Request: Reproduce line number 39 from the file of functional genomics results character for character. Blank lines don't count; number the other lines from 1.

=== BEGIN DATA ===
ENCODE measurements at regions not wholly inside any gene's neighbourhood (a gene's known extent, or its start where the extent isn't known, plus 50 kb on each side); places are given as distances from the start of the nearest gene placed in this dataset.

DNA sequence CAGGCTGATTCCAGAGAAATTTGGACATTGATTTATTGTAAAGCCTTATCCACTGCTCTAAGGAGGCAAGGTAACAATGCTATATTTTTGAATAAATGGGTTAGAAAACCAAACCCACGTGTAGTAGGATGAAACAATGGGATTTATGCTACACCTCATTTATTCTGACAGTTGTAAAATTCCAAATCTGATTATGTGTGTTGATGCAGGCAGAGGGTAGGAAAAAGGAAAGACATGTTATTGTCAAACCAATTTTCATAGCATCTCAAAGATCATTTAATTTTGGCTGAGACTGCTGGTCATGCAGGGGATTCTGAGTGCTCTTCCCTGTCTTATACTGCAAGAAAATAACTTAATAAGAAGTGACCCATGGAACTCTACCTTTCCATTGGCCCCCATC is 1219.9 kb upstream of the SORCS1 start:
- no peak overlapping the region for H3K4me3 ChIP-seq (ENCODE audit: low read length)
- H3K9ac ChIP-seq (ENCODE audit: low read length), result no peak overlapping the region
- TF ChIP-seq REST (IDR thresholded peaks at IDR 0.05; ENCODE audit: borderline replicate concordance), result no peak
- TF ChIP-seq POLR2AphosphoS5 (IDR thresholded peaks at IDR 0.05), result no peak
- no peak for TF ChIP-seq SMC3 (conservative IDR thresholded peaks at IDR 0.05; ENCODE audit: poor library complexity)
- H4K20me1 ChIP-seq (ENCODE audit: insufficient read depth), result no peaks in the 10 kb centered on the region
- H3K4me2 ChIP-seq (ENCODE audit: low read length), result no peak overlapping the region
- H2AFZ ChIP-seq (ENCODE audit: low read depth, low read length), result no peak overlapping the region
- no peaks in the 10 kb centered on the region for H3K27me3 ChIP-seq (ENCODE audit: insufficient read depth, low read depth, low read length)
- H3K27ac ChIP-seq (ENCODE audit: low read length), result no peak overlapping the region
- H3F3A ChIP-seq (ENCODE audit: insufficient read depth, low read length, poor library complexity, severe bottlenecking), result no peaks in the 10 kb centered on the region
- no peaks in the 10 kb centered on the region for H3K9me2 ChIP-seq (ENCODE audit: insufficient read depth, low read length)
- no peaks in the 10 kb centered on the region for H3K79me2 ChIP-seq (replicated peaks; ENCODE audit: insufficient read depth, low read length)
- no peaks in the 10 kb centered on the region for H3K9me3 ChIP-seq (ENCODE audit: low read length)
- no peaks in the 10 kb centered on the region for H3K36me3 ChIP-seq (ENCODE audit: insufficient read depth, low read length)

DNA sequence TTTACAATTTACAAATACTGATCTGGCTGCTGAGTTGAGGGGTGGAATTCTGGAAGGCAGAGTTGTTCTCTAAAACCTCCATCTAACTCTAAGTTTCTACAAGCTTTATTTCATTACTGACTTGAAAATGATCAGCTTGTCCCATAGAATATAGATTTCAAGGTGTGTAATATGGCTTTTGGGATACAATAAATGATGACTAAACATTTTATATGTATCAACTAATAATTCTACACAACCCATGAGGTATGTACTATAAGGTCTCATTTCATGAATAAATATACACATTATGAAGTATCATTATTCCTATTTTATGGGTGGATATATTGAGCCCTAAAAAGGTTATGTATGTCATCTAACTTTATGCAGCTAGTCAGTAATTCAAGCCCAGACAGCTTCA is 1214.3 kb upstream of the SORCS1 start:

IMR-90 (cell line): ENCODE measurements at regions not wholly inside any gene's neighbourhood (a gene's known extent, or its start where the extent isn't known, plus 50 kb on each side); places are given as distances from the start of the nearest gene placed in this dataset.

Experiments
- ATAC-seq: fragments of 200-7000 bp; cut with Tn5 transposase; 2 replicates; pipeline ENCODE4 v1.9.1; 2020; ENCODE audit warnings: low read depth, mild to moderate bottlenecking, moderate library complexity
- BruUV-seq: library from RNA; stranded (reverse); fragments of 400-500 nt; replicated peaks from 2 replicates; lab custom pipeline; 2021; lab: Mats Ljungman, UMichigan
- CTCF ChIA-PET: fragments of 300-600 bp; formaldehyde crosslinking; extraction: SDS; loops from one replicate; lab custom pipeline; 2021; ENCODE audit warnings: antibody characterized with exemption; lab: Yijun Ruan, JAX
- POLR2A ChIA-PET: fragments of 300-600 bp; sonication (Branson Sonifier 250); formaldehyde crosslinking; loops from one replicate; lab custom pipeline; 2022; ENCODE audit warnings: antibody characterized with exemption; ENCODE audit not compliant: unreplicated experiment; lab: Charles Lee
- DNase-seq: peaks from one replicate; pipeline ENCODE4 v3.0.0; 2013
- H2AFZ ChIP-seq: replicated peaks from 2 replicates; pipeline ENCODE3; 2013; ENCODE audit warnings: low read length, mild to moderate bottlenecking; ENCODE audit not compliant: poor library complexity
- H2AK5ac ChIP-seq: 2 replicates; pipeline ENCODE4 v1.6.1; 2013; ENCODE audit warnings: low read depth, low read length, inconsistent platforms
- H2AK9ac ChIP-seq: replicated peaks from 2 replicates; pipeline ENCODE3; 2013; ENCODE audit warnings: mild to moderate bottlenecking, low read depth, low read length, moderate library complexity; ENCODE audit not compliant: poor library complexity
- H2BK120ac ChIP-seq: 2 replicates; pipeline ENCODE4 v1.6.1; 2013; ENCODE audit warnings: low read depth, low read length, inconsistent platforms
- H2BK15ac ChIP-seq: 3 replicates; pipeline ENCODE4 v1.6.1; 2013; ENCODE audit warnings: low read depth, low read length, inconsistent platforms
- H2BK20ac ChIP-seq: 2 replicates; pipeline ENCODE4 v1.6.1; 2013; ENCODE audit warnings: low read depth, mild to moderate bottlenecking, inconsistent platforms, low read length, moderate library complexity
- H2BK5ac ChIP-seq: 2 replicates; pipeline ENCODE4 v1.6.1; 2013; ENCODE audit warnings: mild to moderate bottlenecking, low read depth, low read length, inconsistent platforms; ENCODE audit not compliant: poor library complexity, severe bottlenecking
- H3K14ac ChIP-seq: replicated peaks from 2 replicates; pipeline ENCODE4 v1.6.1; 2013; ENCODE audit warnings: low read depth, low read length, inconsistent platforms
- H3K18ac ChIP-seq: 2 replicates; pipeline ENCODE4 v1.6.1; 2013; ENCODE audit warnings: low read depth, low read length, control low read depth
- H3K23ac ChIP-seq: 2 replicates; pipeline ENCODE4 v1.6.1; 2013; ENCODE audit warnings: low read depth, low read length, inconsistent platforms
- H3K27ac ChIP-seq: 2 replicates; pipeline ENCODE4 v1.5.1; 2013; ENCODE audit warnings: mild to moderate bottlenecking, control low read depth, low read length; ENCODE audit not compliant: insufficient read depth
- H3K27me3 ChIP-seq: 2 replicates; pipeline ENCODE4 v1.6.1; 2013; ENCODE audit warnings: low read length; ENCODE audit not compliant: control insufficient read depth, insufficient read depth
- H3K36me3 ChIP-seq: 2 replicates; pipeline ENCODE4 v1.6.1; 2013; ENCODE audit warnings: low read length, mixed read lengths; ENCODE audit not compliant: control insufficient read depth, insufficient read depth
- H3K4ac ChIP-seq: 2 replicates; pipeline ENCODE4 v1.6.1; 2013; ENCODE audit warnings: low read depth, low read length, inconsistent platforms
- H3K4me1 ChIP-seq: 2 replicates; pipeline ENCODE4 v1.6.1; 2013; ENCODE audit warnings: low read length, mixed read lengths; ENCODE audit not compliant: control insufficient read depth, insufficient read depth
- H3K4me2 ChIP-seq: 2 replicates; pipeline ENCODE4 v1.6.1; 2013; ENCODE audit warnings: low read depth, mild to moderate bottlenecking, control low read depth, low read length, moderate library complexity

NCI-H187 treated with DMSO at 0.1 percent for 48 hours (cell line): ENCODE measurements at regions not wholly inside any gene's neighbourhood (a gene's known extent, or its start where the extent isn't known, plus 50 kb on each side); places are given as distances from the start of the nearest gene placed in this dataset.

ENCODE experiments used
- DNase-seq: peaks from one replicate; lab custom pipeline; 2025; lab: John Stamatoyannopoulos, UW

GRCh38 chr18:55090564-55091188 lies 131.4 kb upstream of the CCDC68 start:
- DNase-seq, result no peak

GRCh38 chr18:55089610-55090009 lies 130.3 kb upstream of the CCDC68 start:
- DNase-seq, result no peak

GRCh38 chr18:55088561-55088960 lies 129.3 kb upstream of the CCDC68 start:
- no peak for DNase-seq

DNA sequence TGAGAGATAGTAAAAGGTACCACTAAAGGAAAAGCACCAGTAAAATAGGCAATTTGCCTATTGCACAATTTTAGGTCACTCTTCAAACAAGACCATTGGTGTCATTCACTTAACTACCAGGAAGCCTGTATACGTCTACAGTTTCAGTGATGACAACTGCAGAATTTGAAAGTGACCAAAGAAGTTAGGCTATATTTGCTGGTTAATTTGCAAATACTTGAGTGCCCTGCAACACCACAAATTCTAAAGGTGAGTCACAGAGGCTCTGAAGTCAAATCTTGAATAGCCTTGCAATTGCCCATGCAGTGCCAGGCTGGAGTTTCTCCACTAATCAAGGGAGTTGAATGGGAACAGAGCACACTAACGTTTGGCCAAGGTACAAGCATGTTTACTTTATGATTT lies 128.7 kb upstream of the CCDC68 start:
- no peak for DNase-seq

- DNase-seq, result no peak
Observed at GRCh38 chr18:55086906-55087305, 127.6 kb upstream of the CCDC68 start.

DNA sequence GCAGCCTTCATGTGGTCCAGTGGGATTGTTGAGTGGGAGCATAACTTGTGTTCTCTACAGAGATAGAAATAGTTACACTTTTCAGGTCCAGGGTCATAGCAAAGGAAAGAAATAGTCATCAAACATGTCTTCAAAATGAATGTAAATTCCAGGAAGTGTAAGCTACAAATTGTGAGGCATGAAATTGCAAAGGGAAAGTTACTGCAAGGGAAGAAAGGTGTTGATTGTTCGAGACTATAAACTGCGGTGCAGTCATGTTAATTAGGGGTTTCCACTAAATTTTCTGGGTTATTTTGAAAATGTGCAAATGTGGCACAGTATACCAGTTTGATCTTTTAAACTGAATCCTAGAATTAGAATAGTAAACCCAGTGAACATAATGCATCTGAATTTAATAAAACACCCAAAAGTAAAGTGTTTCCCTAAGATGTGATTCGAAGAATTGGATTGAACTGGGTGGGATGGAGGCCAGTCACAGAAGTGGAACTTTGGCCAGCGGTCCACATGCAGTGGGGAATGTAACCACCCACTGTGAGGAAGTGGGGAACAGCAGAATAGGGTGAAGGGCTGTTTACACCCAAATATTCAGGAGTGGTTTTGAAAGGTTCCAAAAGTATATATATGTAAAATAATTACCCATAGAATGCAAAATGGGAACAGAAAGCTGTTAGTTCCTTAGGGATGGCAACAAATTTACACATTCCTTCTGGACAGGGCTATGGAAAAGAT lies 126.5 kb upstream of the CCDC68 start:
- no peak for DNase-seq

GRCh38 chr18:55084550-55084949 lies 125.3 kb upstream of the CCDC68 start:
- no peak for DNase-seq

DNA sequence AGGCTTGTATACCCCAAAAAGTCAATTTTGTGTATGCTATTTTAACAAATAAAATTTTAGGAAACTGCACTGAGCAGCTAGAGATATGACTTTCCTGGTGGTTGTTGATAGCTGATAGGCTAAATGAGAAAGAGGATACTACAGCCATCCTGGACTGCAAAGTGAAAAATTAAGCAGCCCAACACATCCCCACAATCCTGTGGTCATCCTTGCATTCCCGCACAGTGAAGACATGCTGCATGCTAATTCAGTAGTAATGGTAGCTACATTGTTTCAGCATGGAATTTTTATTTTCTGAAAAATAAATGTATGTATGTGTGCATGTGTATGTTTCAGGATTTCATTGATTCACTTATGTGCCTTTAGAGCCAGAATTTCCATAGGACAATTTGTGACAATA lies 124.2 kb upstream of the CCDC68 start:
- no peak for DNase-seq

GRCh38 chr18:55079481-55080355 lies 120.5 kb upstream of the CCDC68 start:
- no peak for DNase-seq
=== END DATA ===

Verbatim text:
- H3K4ac ChIP-seq: 2 replicates; pipeline ENCODE4 v1.6.1; 2013; ENCODE audit warnings: low read depth, low read length, inconsistent platforms